DUBAI, United Aram Emirates | Iran's internal power struggles are shifting into election mode, with hard-line political forces banding together to groom candidates for next year's parliamentary elections and punish allies of President Mahmoud Ahmadinejad.
The newly formed bloc of 15 ultraconservatives factions - united by absolute loyalty to Supreme Leader Ayatollah Ali Khamenei - marks a powerful bid to expand control over the political system before the voting for Mr. Ahmadinejad's successor in mid-2013.
It's also a chance for more payback against Mr. Ahmadinejad for challenging the authority of Mr. Khamenei earlier this year, including boycotting Cabinet meetings in a dispute over the appointment of Iran's intelligence minister.
Mr. Ahmadinejad now is viewed as a political outcast by many for overstepping the line - virtually assuring that the theocracy will block his backers from seeking the presidency when his second and final term expires.
"The upcoming elections in Iran are all about sending a message that even modest dissidence is dead and loyalty to the system is what matters," said Sami Alfaraj, director of the Kuwait Center for Strategic Studies. "Iran's rulers want to project one strong face to the world."
For the West, meanwhile, this means coming to terms with the rebound of the ruling system that crushed the opposition after Mr. Ahmadinejad's disputed re-election in 2009.
Iran's policies appear firmly in the hands of its twin powers - the clerics and the Revolutionary Guard military-industrial giant. Election sweeps could bring even tougher stands on key issues, such as the country's nuclear program and support for factions such as Hezbollah in Lebanon and Hamas in Gaza.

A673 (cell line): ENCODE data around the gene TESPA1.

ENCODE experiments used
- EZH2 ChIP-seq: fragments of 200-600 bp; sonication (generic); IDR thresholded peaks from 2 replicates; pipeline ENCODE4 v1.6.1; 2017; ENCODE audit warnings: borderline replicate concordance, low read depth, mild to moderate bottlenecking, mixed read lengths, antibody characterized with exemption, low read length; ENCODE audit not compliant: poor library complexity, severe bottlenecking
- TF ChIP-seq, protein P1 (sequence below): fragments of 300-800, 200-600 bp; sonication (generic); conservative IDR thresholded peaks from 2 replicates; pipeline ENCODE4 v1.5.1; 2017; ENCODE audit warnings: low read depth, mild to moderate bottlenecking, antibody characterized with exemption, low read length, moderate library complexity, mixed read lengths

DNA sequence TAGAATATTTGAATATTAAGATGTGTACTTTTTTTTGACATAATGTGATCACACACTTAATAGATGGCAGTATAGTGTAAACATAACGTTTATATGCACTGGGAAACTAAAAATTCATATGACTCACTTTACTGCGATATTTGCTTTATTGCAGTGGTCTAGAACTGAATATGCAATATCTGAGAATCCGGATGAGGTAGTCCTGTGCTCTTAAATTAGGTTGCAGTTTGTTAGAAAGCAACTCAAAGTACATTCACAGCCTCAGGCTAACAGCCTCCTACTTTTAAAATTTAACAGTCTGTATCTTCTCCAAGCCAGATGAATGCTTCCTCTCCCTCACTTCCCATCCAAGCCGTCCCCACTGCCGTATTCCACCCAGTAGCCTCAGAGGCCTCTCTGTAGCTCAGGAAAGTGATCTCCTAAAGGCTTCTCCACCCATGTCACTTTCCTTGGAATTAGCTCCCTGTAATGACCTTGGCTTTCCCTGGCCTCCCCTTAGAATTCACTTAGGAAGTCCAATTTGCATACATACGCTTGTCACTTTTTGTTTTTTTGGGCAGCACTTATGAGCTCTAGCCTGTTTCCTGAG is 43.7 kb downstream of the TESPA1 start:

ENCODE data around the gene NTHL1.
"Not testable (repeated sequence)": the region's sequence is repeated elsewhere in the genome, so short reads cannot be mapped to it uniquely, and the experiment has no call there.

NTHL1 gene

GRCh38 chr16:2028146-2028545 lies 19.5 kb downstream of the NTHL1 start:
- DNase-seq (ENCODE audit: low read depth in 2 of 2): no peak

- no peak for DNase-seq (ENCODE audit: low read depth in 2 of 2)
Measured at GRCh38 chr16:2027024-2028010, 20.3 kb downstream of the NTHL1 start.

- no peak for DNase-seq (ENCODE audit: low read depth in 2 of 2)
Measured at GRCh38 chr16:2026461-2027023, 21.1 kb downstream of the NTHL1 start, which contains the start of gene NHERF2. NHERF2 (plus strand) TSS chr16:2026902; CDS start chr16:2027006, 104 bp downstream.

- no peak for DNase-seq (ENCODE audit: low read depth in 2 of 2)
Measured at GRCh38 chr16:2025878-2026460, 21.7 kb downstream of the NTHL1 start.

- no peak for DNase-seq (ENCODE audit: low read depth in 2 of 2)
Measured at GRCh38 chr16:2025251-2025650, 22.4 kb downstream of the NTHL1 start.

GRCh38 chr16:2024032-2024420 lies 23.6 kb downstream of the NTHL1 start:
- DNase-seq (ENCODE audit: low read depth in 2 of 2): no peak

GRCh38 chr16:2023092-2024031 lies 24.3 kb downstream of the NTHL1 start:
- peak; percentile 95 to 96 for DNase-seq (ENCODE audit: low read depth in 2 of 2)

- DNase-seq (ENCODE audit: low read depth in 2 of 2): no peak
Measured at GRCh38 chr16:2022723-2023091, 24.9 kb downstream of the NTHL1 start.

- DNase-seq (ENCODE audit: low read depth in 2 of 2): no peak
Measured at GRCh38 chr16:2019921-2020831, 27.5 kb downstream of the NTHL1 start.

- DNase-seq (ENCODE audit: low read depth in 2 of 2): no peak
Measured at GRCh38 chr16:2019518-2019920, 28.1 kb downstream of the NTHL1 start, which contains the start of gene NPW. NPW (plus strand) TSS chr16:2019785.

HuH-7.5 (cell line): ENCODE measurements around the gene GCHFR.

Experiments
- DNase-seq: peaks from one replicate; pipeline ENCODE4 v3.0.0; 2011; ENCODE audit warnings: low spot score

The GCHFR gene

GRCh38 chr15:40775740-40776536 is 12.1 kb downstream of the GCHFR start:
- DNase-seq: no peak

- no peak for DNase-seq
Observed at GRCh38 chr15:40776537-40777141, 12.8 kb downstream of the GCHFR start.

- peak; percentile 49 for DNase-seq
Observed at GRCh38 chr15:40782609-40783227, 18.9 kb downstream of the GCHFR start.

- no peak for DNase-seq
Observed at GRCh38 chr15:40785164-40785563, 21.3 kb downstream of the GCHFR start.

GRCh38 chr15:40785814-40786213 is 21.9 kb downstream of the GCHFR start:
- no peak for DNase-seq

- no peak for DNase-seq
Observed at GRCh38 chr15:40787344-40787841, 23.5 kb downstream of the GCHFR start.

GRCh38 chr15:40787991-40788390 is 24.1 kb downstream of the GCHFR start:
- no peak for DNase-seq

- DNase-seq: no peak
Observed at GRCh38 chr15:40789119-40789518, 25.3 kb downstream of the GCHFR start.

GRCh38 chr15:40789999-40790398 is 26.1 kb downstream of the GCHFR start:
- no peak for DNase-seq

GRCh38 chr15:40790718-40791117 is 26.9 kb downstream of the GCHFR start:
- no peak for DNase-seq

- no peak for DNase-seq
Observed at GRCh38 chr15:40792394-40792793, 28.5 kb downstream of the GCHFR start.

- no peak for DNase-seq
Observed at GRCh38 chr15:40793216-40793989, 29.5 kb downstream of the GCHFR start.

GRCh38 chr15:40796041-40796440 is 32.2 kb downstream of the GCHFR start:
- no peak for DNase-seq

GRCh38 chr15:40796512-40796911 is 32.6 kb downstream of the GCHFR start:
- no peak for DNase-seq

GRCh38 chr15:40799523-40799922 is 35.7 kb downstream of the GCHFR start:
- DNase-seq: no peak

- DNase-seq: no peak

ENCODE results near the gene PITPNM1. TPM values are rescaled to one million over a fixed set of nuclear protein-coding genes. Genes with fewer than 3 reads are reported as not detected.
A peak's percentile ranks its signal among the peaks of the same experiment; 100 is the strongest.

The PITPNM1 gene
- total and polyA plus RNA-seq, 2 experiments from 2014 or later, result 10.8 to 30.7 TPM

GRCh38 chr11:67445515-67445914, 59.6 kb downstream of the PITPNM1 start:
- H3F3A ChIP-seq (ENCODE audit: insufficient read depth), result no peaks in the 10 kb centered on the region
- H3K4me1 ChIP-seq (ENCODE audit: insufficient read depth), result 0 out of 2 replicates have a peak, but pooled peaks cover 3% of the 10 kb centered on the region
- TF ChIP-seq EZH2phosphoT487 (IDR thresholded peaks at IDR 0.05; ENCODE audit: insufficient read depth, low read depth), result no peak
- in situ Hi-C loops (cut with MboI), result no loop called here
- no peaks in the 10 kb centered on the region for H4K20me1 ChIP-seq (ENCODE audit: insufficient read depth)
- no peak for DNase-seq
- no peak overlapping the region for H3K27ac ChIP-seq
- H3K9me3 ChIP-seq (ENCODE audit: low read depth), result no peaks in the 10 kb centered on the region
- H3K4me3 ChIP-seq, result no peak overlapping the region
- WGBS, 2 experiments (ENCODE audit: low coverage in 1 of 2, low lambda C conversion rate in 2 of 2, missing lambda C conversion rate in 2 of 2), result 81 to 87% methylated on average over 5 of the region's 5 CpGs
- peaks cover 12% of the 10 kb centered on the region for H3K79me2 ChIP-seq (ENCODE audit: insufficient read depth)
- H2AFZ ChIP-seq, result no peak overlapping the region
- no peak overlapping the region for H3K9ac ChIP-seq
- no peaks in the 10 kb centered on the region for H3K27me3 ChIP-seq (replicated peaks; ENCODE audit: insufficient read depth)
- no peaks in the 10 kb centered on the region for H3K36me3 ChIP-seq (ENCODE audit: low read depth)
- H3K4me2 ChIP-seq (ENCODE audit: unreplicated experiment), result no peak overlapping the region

Parliament elections traditionally have been a "useful barometer to ... predict the outcome of upcoming presidential elections," said Meir Javedanfar, an analyst on Iranian affairs based in Israel.
It's expected, he said, that many pro-Ahmadinejad candidates for the March 2012 vote will be disqualified by the Guardian Council, a body that decides who can run in general elections. The possible big winners: former allies of Mr. Ahmadinejad who have turned against him.
"This is in line with [Mr. Khamenei's] idea that the less power Ahmadinejad has, the less problems he can cause," Mr. Javedanfar said.
Mr. Ahmadinejad already has paid a high price for pushing back against the ruling system.
Dozens of the president's allies have been detained over the past months - including four senior government officials - after Mr. Ahmadinejad resisted Mr. Khamenei's choice for the powerful intelligence minister post.
Hard-liners also have called for the arrest of Mr. Ahmadinejad's chief of staff, Esfandiar Rahim Mashaei. He has been denounced as the head of a "deviant current" that is perceived as questioning the system of clerical rule brought by the 1979 Islamic Revolution.